The rickety bus chugged across the stony rubble and ground to a halt. As we exited the bus we were immediately swamped by people trying to sell us everything from mobile-phone credit to traditional cloth. There is no avoiding the obvious material poverty that afflicts the masses of the people there and today was my first face-to-face encounter with it. From the market we went straight to the national museum, where a local festival of drums, singing and dancing is held every Thursday. The vibrancy and energy, as ever with African music, was so strong you could taste it, and so when we were asked to give an impromptu freestyle performance we obliged. Durrty Goodz set off our show to a rapturous reception and I followed with a chorus of Bambara (the indigenous tongue) words that I had learnt from Salla, our guide, to an equally enthusiastic response. The whole show lasted about 20 minutes and we danced and sang with the local singers and musicians and I wondered at the obvious continuity between what they do and what we were doing and it became clear to me that, though we did not speak the same language, when it came to music we knew exactly what each other was saying.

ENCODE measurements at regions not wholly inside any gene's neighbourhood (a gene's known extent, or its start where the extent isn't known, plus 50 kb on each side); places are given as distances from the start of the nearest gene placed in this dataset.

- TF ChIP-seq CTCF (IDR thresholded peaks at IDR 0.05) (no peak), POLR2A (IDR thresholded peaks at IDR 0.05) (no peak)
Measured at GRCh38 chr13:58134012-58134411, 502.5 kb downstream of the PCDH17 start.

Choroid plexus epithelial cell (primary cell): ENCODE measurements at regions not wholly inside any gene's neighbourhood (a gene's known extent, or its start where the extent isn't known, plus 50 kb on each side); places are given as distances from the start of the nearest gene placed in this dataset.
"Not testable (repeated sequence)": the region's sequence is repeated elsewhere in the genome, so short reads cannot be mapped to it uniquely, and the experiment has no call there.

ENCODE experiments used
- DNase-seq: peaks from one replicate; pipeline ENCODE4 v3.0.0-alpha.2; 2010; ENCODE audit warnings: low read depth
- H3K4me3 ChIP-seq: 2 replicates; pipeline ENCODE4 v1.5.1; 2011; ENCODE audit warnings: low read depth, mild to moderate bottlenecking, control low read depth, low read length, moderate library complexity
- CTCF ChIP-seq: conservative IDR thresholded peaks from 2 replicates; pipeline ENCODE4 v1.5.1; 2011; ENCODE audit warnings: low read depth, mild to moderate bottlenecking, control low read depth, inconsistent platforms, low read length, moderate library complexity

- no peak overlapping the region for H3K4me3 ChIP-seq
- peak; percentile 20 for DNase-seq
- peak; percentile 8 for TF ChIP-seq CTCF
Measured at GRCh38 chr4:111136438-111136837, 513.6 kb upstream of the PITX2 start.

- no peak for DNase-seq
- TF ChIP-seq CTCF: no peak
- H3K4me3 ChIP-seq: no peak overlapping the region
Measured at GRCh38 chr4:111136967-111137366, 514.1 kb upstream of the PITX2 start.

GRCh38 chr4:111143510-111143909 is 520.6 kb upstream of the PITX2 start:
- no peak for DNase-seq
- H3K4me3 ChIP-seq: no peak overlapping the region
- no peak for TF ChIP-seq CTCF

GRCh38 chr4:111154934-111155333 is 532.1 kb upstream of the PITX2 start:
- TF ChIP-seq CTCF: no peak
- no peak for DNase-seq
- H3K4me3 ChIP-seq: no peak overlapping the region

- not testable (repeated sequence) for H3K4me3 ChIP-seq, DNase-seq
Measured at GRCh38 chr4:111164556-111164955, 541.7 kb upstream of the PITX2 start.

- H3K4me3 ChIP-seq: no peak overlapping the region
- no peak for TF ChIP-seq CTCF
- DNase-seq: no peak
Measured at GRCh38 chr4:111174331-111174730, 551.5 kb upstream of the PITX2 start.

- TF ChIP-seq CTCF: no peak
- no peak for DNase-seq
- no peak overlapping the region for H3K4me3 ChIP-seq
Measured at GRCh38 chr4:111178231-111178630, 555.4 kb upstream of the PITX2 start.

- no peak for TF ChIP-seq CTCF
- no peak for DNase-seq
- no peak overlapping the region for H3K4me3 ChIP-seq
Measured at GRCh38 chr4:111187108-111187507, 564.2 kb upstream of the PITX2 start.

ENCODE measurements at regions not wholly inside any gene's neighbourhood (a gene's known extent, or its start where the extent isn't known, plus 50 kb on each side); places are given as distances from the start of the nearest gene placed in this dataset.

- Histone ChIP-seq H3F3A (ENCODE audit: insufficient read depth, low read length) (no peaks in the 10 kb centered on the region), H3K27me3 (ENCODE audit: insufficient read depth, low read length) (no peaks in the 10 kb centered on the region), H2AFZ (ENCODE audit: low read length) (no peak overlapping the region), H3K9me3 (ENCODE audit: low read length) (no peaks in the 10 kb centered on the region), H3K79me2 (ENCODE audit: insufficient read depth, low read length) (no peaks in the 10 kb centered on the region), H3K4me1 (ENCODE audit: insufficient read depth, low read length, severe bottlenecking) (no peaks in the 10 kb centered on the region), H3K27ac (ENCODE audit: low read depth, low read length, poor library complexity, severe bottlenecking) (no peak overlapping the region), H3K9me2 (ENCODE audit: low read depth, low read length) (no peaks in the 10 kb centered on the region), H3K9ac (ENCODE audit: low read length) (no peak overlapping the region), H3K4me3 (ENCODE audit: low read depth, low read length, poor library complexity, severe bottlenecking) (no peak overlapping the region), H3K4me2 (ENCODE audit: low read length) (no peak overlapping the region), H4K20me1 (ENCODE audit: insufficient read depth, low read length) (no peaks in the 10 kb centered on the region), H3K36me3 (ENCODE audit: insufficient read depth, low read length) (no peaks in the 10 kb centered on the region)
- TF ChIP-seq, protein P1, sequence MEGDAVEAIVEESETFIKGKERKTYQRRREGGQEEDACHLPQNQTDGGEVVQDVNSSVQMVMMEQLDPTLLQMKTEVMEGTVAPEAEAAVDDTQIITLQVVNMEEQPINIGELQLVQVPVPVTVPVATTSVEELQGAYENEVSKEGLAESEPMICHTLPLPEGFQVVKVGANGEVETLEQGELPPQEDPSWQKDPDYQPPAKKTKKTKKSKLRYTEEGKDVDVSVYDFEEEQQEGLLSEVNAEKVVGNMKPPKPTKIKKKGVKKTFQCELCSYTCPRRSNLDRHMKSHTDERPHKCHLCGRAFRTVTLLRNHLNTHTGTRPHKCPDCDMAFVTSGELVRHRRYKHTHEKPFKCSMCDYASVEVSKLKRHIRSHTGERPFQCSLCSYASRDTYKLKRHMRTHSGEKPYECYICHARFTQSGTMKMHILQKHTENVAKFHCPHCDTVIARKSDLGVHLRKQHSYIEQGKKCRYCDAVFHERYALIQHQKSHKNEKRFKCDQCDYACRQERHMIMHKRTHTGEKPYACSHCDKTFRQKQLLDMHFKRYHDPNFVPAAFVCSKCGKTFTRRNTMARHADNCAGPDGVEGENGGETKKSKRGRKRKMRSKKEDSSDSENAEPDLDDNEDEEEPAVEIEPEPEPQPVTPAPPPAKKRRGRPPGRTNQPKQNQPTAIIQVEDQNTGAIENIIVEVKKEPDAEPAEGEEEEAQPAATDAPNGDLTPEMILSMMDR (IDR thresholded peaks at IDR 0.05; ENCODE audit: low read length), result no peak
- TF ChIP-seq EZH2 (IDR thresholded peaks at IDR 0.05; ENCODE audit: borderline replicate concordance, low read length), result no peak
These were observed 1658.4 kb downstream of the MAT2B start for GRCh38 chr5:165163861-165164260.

16 May 2008

I went to a concert of one of Mali's most famous artists, a woman named Rokia Traoré, and received a musical education.

17 May 2008

We finally got down to the business of making music, though it had been organised so that the local musicians were off writing as a group and the UK musicians were another group, and this frustrated me no end. On the one hand I thought it defeated the whole purpose; on the other hand, given the endemic lack of unity in the UK black music scene, I was also conscious that this project was as much about making permanent connections with domestic artists as it was about collaborating with musicians from the continent. We made a fantastic start writing two songs which we all liked and also just establishing that creatively we were all reading from the same page.

18 May 2008